Episode for Mar 4, 2005, Friday. Haraya was now the keeper of truth and knowledge. Aramis, casting aside the shroud of deception that he wore, was about to reveal the truth about himself. Rasmus had not been looking for the tragic truth about his identity, but he stumbled into it or fate led him. Ravenum now sought the truth… he was about to receive a knowledge not quite what he had expected. “Do you promise to give the book to the Mulawin?” Florona asked Haraya again. “I promise,” the lady assured her. Muyak then said, “Remember, ever since the dark clouds sent by the evil Diwata covered Avila, we have been unable to open portals there. You must go walk on the way there.” “And remember that you cannot change into your bird-form since you are carrying the book,” Florona added. “I know,” Haraya said. “I had to go a long way from Avila to be able to open a portal to enter here. But don’t worry. For as long as Balasik is with me, I can face any danger that comes my way.” She took leave of the fairies then. When she had gone, Muyak asked her companion, “Do you think the Queen Mother was right in choosing Haraya to be the guardian of the book of prophecies?” “I don’t know,” said Florona. “Not even the Queen Mother can see the future. I only know one thing: Haraya loves Balasik.” But Haraya did not have honest intentions. She had never cared much for any of them – Diwata, Mulawin, Ravena, human and all. They were so full of troubles, and brought nothing but trouble to everybody else too. She and Balasik had led a peaceful life together, and she wanted it back. Having found a quiet spot in the forest, Haraya opened the book and wrote the question, “How can we get away from all this, Balasik?” The book answered: We are not supposed to escape. There are wrongs that need to be righted. “Right! Like when Aguiluz killed you! That should be avenged!” I do not seek vengeance… because it was not Aguiluz who killed me. “But I saw it with my own eyes!” The Ravena created an illusion in the likeness of Aguiluz. It was the impostor who murdered me. “Ravena!” she cried. “I was blinded… it is the Ravena who should pay for this!” She asked again, “Is there danger on the way to Avila?” The danger IS in Avila. And it was. “Are you really so stupid?” growled Ravenum at the citizens of Avila. “Do you not see that your rightful king and prince are in front of you? Your king has no moral backbone. Daragit betrayed you! He willingly gave Avila to us!” Laab asked in his strong and calm voice, “Is that true what I heard?” “Damn you, Ravenum!” Daragit cried. “We came to you hoping to share power with you! Lourdes had to join in the fun from within her cage. “Such fine kings you have crowned, Avilans! A fool like Bagwis and an inutile like Daragit!” Daragit and Lumbas were carried off into prison; Lourdes was freed. The people were forced to labor at once. Terong was close behind his master as usual. “This isn’t right,” he said. “Nobody wants to be ruled by fear. After two years, or twenty, or even two hundred years, these people will rise up against you. Your arrogance will blow up in your faces sooner or later.” Gabriel snapped, “You nag worse than a Perico, Terong. Don’t try to confuse me. This is the first time I have a such a clear picture of my role in life.” “So this is your role? To do evil? Some role that is!” Ravenum was looking at them from afar. He did not like how this puny lowlander was influencing his son. And Lourdes suggested, “If you don’t like it, then why not turn him into a Ravena also?” Laab and his Musang men arrived at the scene of the crime that day. He saw the broken door of the cage, and the dead guard, who had been hit on the chest with a spear. “Whoever did this was very strong,” Laab observed. “Looks like he smashed the lock with one blow.” “Good thing I wasn’t on duty here last night,” Hampas quipped. Lourdes shouted, “It was Rasmus!” The Musang looked at one another. “Does that mean Rasmus and Bagwis are in cahoots? If so, then why did they leave this one?” Miles and miles away from Avila, Bagwis continued to draw strength from the great trees that sheltered him from the midday heat. When he felt strong enough, he got up and went with Veronica to see Rasmus. They found the Ravena warrior sitting by himself with his back turned to them. Bagwis spoke up. “What are you planning to do now Rasmus?” “I have no plan,” Rasmus answered grimly without looking over at them. “You may go now.” “And Veronica and I will go, looking over our shoulders for the rest of our lives? Waiting for you to stab us from behind?” “If you don’t want to believe me, that’s not my problem.” “You’re telling me that you saved your mortal enemy without a plan in mind? You want me to believe that lie? Who are you kidding?” “The only lie here,” Rasmus replied, “is my life.” He was wearing the usual scowling expression on his face. In other times, he would have unleashed his wrath at anyone who spoke to him thus. Then Veronica asked, “When you told us your whole life has been a lie, what did you mean by that?” “Why should I tell you? So you can laugh at me? Mock me? Or worst of all, pity me?” Bagwis told him, “We see that you are suffering. I have been through many such trials in my life, but I never gave up. I never let it beat me.” “And why is that?” Rasmus snarled, abruptly jumping to his feet. “Is it because you’re the chief warrior? Is it because you were chosen as king of the Mulawin?” “No,” Bagwis answered calmly. “It’s because, no matter what happens to me, I know I am always fighting on the side of truth.” Aguiluz heard the screams of Gus and Alwina. His feet barely touched as they carried him back to their camp. He saw little Wis choking Alwina and trying to steal her necklace. Gus was hitting her from behind. Then Aguiluz wrested the child away. Wis snarled at Alwina and stretched out her arm by several feet to reach for the necklace again. But Aguiluz seized that arm and nearly broke it. Wis cried in his arms. Aguiluz tied her to a tree while he and Alwina pondered over what to do with her. A few hours later, Gus offered her some food, and the girl after some resistance, did so. “In her heart, I think Lawiswis still recognizes Pagaspas,” Alwina said. “Did you know that it was her who taught me to play the flute? They were my childhood friends. But I was the only one who grew up. I became an older brother to them, and sometimes, their parent.” Alwina looked thoughtful and said, “What about us? Could we have a family of our own one day, I wonder?” He smiled at her and replied, “You know, I feel that all of our trials are coming to an end soon. And when it does, I want nothing more than to start that family you mention.” Mulagat and Aramis walked on, the latter once again thanking the former. “Forgive me for thinking so ill of you,” he said. “I was wrong about you.” “Mulagat,” Aramis began, “there’s something I need to tell you.” They were interrupted by Makisig who was patrolling the area. They were in the territory of the Taguba. “Hey, Mulagat!” he called out. “What’s up, man?” A voice called out, Dakila’s. “Who is it?” Habagat was following Dakila, with his arms crossed over his chest. He turned his eyes to see who the new arrivals were, and got a shock. Mulagat had grown quite thin; his complexion looked dry. But he was alive! “Mulagat!” he cried, running toward him. Father and son threw warm bear hugs around each other. “Mother will be so glad to hear this in Encantadia!” the prince exclaimed. Habagat and Dakila exchanged glances. “You need to know something about your mother,” his father told him. But another shocking revelation was in store. After Mulagat had recounted his adventures to the group, he praised Aramis once more. Then the archer declared, “Enough! You people owe me nothing! It’s me who is still paying his debts to you.” “What do you mean by that?” asked Dakila. Aramis looked at father and son. “Habagat, it was I who shot you. I was the reason why you almost died.” The Ravena soldiers – male and female – were all practicing together in the training grounds of Halimhim. Savannah wandered absent-mindedly into their midst. Gabriel and I are both Ravena now, she thought to herself. Then why doesn’t he like me? What else is missing? A trooper bumped into her. Savannah scolded him. “Get away from me, damn you!” The other girls started giggling. “Why, it looks like it’s Her Majesty’s time of the month!” Aviona laughed. “Oh, that zilch is having periods then?” Everyone roared. Irritated, Savannah challenged them. “Go on and hit me! Let’s see what Ravenum will do to you when he gets back! He’ll punish you!” “Probably!” Maningning replied. “But I’m willing to take that risk just to feel what it’s like to beat the hell out of you!” She lunged at the loathsome frog of a princess, but Aviona held her back. “Don’t stain your hands. Let’s go on with practice.” Haraya was now at the gate of Avila. As she wandered here and there, a Ravena sentry caught sight of her and arrested her. “Who is this now?” demanded Ravenum. “Are you a Diwata or just an ordinary woman?” No answer. But Ravenum knew from her look and bearing she was no mere mortal. “You’re not a Diwata. But you’re not an ordinary person either. You are also keeping a great secret.” He had her taken to prison, with the book concealed within the folds of her robe. Alone, Haraya asked Balasik: “Can we escape from here?” There is still hope for you to escape. But I am where I need to be. “No! You and I must never be separated again!” Ravenum suddenly appeared. “Why are you talking to that book?” He seized it from her hand. “What’s this? I don’t see anything here. Tell me what’s in this or I will hang you upside down and drown you in hot oil!” “Do it! I’d be happier if you did!” she dared. “Oh? You’re a tough one. But this book seems to be important to you. What if I tear it up?” She gave in then. Haraya was in tears now, knowing she had failed in her mission and that Balasik had gone into the wrong hands. But she had to tell Ravenum everything. She gave him the white quill also. Smiling with satisfaction, Ravenum left her inside her cage. “I already have a son who is a Sugo,” he mused, “but I need to make sure still.” He put the book on a table and wrote: “Will my son become ruler of Avila?” Magically, the answer appeared in writing on the blank pages of the book: Which one? “What do you mean? I have only one son!” There is another one, said Balasik. The one named… “Liar!” Ravenum cried. “I do not believe you!”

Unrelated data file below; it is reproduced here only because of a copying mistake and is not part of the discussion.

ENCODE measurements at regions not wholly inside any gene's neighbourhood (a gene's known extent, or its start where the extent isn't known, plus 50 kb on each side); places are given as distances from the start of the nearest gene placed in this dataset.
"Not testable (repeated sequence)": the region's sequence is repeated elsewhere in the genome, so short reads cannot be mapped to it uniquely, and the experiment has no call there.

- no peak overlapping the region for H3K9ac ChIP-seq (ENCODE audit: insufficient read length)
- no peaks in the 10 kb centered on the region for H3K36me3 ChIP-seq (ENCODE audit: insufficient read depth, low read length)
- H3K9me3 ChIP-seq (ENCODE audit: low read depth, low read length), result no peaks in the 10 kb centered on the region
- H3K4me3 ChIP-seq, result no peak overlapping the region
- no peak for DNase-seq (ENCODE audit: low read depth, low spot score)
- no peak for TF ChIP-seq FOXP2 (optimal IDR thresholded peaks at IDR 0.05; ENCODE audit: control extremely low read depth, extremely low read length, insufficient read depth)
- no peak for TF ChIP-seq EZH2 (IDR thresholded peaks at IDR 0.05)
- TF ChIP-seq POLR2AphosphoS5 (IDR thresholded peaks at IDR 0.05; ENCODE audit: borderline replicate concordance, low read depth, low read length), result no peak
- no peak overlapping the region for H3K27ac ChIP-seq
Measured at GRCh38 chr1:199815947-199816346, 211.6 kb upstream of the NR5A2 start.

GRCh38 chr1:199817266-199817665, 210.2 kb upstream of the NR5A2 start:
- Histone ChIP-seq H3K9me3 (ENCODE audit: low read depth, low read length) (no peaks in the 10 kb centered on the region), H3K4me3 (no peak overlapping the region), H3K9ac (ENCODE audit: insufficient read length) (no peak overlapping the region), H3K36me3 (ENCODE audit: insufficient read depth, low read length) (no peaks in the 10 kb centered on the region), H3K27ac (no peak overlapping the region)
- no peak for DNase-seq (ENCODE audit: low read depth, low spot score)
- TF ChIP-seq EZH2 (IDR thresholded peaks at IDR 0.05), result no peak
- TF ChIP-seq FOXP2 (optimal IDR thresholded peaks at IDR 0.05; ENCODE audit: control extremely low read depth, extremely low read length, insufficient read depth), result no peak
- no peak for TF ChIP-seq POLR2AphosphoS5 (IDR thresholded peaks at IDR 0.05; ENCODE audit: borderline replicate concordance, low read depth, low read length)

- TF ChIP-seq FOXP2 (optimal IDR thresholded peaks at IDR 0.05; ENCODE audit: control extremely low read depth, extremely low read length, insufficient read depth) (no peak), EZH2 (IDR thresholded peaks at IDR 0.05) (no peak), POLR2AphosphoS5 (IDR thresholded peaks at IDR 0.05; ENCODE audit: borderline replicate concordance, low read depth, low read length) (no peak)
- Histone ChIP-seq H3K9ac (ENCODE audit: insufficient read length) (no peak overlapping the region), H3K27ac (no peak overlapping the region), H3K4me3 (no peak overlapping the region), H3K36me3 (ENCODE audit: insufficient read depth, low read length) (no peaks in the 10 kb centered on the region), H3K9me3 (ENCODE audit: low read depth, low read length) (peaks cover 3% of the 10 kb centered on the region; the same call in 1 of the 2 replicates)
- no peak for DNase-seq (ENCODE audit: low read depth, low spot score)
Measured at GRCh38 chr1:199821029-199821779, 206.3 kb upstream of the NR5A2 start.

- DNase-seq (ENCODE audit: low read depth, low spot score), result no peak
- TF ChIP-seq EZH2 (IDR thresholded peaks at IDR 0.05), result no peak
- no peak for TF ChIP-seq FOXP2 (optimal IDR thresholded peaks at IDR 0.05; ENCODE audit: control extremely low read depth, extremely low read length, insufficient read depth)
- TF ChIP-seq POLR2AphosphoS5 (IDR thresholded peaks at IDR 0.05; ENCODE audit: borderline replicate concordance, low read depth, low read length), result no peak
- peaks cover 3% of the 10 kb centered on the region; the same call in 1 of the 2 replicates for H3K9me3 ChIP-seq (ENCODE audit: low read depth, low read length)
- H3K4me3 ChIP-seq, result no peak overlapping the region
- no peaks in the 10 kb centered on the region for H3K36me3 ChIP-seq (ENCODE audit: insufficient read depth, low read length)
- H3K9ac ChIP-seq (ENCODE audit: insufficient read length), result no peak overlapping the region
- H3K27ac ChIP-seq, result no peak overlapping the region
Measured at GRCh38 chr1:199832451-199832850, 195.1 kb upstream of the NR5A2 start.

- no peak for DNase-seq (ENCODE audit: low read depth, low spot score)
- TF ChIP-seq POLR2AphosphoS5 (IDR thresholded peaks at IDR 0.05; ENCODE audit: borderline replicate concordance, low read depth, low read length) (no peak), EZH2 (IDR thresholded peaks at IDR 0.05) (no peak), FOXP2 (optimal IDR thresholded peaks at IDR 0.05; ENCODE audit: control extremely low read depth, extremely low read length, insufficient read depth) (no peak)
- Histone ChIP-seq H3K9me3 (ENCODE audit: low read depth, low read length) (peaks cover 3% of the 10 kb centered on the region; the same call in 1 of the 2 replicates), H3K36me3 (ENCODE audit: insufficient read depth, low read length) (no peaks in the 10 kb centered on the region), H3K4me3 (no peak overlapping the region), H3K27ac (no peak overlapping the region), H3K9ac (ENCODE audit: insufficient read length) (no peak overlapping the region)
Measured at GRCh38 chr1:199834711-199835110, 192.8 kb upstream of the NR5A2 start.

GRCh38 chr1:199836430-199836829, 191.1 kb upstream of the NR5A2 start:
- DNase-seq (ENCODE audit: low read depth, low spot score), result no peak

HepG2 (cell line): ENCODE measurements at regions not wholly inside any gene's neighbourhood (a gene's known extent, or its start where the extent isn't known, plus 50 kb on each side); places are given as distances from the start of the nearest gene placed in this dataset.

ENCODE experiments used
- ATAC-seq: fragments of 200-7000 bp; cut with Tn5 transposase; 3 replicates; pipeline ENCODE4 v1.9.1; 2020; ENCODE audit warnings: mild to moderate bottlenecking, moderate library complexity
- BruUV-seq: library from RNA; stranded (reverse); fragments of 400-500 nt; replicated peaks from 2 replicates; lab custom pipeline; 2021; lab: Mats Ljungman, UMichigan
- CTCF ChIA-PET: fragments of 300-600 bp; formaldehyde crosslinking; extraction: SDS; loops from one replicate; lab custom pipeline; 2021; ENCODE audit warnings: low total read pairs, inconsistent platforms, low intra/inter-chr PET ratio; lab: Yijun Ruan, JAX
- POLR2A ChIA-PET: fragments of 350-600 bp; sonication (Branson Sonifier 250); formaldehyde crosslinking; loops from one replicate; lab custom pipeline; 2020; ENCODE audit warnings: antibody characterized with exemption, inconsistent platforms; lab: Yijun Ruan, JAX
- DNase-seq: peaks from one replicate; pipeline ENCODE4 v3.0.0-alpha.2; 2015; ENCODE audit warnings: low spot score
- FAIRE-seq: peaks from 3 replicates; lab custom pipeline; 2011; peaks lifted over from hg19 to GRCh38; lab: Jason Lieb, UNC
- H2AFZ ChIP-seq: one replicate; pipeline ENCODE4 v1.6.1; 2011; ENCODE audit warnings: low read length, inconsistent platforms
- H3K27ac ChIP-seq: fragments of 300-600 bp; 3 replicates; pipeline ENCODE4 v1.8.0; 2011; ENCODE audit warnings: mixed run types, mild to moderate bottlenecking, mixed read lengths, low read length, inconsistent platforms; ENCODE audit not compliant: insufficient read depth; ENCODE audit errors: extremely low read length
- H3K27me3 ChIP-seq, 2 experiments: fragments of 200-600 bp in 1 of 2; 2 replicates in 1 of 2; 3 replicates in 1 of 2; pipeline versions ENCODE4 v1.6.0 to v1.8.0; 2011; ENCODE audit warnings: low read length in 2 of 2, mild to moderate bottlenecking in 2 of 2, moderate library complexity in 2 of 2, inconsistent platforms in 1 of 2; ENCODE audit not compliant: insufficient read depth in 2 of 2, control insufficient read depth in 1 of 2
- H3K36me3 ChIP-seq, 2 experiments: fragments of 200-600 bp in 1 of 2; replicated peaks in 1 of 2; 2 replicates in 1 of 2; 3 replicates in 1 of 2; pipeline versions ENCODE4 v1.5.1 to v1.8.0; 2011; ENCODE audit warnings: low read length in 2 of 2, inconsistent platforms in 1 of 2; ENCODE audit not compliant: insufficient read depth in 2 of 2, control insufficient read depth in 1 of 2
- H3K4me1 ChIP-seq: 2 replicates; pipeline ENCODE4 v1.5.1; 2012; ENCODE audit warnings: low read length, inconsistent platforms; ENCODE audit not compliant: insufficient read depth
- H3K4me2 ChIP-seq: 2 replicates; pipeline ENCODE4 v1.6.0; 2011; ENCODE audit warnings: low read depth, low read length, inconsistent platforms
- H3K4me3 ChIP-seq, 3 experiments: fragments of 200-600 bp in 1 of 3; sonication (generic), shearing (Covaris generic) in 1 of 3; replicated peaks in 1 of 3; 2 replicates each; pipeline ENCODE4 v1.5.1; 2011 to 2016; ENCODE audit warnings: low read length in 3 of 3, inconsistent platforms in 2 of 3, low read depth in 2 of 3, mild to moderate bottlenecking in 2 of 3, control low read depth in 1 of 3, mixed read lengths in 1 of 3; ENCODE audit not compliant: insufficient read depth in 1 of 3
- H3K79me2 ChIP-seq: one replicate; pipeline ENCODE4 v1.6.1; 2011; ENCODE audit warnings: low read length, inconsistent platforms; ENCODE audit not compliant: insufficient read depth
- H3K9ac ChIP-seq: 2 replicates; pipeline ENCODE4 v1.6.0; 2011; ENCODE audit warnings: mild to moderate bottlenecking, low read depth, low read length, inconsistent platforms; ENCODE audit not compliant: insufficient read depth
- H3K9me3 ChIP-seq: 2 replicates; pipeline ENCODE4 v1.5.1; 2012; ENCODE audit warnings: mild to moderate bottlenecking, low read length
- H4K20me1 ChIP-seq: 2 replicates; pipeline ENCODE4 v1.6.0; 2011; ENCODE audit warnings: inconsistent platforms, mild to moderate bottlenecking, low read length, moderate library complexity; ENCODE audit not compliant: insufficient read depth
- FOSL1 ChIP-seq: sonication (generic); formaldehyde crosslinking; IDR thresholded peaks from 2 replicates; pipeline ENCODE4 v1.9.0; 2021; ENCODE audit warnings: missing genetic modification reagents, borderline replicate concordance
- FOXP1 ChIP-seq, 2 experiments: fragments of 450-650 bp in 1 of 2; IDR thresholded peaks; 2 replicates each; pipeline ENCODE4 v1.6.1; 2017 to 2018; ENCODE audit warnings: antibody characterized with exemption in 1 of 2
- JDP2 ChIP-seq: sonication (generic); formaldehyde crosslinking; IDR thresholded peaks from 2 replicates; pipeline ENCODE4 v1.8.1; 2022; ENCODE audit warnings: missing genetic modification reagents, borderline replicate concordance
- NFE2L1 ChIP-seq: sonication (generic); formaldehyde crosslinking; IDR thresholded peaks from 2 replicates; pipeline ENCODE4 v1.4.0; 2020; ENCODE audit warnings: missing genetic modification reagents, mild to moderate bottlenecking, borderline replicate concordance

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The Book of Prophecies.